JCB’s New Machine Can Fix Potholes in Under 10 Minutes, Would Still Take Forever to Repair Our Roads
So it'll only be a thousand years until they repair all of the roads in Boston. Woohoo!
Anybody with a thin tire sidewall knows the pain of smacking a pothole. If there's damage as a result, the emotions go from disappointment to annoyance, to anger at your local municipality. This is their fault! Why didn't they fix this? Even your strongly worded email didn't get you anywhere.
But thanks to heavy equipment manufacturer JCB, there may soon be fewer potholes on your local streets. Its new all-in-one machine called the "Pothole Pro"—really going crazy with the name there—has been specifically designed to repair ditches in the road in as little as eight minutes. Apparently, that's not an exaggeration.
It does almost everything necessary to repair a pothole. It doesn't fill the offending section of the road with tar or new asphalt, but apparently, there's more to proper pothole repair than just filling the ditch in the road with concrete. Who knew?
As a team of several people typically would do over the course of hours, the machine first cuts up the space in and around the pothole, creating a nice little area to deposit the fill. Then, it crops the area around this new ditch into a nice, clean square, which makes future repairs easier. The cropping tool also allows for repair around things like ironworks or manhole covers. Finally, a brush cleans the area thoroughly to make sure the fill material actually sticks to the road surface, and not leftover debris from the cutting and cropping. The brush also collects the fill material to be recycled as a massive portion of asphalt is re-used as opposed to just being thrown out.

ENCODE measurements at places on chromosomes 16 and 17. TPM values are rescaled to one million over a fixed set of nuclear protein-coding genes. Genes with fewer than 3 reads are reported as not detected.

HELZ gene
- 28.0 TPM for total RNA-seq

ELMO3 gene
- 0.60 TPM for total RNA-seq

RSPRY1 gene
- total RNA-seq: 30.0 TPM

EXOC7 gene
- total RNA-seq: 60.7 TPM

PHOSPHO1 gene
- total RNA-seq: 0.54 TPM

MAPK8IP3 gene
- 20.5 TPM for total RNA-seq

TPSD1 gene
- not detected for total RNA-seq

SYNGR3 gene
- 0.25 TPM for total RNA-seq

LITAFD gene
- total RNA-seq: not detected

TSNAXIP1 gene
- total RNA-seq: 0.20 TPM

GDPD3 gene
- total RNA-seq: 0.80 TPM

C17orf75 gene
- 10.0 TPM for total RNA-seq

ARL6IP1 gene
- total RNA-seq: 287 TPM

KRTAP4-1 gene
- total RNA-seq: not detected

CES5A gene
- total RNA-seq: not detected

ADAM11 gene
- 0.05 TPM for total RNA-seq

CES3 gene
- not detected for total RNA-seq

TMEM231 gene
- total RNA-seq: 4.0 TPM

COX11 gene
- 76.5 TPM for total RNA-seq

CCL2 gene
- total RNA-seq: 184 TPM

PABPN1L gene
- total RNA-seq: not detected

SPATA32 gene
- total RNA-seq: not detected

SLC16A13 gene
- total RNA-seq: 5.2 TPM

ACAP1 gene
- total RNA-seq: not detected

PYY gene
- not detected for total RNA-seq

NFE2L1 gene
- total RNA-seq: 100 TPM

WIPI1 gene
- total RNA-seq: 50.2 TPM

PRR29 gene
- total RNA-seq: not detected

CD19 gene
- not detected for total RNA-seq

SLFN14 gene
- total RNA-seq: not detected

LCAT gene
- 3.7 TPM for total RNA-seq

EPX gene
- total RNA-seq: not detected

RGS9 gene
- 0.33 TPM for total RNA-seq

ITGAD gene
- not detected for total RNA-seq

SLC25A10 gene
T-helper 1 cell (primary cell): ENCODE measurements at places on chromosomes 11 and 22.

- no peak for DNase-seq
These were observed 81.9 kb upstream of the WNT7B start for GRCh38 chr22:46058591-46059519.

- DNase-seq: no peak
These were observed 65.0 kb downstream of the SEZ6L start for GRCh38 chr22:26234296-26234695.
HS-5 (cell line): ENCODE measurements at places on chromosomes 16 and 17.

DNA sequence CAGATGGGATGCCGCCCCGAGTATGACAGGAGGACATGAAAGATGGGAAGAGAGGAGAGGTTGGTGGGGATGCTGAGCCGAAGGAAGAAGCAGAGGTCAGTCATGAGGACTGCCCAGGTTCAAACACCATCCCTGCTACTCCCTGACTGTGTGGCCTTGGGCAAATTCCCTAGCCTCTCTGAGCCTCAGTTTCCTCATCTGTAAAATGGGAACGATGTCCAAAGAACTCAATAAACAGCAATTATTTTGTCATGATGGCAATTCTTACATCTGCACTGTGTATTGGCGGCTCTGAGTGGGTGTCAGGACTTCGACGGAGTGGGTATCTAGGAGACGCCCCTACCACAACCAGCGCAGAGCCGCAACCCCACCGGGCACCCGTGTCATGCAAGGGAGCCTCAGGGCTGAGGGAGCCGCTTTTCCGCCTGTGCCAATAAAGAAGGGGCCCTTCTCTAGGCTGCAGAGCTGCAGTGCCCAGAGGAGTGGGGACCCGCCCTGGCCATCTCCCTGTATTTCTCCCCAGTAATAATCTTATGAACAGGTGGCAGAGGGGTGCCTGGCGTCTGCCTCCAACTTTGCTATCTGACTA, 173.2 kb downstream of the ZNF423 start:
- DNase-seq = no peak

JCB says this entire process can take as little as eight minutes for the average-sized pothole, and the machine can repair as much as 250 square meters of road per day, or about 2,700 square feet. That's a lot of fixed holes, but knowing the average speed of roadwork, It's doubtful even these machines will ever reach that kind of speed, unfortunately. The refilling is likely to be the bottleneck.
But even though this machine won't solve the problem of potholes—it's no pothole repair drone—it certainly has the capability to speed up repairs. Currently, this product is only available in the United Kingdom, hence the demo video from Stoke-on-Trent. There's also no price listed as these machines are typically sold through dealers. That being said, if you wanted to ship one over from England, I would pay you 20 bucks to fix a few potholes around my apartment. I mean, you would likely be arrested for trying to do so, but just think of the possibilities. Twenty whole dollars.
We contacted JCB asking if it would eventually bring this machine to the U.S., but we have yet to hear back. For the sake of city streets everywhere, let's hope they do.
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